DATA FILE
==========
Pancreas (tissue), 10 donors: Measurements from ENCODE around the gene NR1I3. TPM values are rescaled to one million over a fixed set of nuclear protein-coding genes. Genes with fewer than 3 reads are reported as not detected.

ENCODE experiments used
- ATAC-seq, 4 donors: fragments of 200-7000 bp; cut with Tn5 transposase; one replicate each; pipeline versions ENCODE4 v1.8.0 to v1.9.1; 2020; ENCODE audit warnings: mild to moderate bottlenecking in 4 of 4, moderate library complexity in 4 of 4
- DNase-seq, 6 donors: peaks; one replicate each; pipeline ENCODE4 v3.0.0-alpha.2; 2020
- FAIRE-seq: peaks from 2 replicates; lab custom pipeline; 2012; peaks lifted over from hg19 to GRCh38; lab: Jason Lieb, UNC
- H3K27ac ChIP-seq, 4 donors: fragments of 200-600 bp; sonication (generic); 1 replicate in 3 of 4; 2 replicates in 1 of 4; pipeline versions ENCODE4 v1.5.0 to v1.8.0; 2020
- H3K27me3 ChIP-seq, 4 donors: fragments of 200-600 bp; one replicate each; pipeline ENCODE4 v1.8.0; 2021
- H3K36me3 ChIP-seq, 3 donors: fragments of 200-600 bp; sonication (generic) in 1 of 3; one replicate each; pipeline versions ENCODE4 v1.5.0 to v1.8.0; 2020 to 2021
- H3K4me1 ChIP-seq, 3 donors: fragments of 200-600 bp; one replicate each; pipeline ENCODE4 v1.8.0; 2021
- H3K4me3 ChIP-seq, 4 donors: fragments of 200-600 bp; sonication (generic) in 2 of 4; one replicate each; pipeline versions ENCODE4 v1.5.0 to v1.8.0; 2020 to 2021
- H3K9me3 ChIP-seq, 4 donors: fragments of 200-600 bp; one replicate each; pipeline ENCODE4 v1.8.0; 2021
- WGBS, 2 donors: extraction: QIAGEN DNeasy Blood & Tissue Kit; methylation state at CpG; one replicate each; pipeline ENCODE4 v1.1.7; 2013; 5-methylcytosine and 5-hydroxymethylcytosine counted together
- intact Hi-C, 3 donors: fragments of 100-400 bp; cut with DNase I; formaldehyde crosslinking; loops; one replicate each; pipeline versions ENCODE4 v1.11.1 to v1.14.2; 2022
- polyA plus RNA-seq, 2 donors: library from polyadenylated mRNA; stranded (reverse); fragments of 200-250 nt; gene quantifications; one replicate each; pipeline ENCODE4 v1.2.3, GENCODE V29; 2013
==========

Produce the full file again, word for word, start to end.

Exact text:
Pancreas (tissue), 10 donors: Measurements from ENCODE around the gene NR1I3. TPM values are rescaled to one million over a fixed set of nuclear protein-coding genes. Genes with fewer than 3 reads are reported as not detected.

ENCODE experiments used
- ATAC-seq, 4 donors: fragments of 200-7000 bp; cut with Tn5 transposase; one replicate each; pipeline versions ENCODE4 v1.8.0 to v1.9.1; 2020; ENCODE audit warnings: mild to moderate bottlenecking in 4 of 4, moderate library complexity in 4 of 4
- DNase-seq, 6 donors: peaks; one replicate each; pipeline ENCODE4 v3.0.0-alpha.2; 2020
- FAIRE-seq: peaks from 2 replicates; lab custom pipeline; 2012; peaks lifted over from hg19 to GRCh38; lab: Jason Lieb, UNC
- H3K27ac ChIP-seq, 4 donors: fragments of 200-600 bp; sonication (generic); 1 replicate in 3 of 4; 2 replicates in 1 of 4; pipeline versions ENCODE4 v1.5.0 to v1.8.0; 2020
- H3K27me3 ChIP-seq, 4 donors: fragments of 200-600 bp; one replicate each; pipeline ENCODE4 v1.8.0; 2021
- H3K36me3 ChIP-seq, 3 donors: fragments of 200-600 bp; sonication (generic) in 1 of 3; one replicate each; pipeline versions ENCODE4 v1.5.0 to v1.8.0; 2020 to 2021
- H3K4me1 ChIP-seq, 3 donors: fragments of 200-600 bp; one replicate each; pipeline ENCODE4 v1.8.0; 2021
- H3K4me3 ChIP-seq, 4 donors: fragments of 200-600 bp; sonication (generic) in 2 of 4; one replicate each; pipeline versions ENCODE4 v1.5.0 to v1.8.0; 2020 to 2021
- H3K9me3 ChIP-seq, 4 donors: fragments of 200-600 bp; one replicate each; pipeline ENCODE4 v1.8.0; 2021
- WGBS, 2 donors: extraction: QIAGEN DNeasy Blood & Tissue Kit; methylation state at CpG; one replicate each; pipeline ENCODE4 v1.1.7; 2013; 5-methylcytosine and 5-hydroxymethylcytosine counted together
- intact Hi-C, 3 donors: fragments of 100-400 bp; cut with DNase I; formaldehyde crosslinking; loops; one replicate each; pipeline versions ENCODE4 v1.11.1 to v1.14.2; 2022
- polyA plus RNA-seq, 2 donors: library from polyadenylated mRNA; stranded (reverse); fragments of 200-250 nt; gene quantifications; one replicate each; pipeline ENCODE4 v1.2.3, GENCODE V29; 2013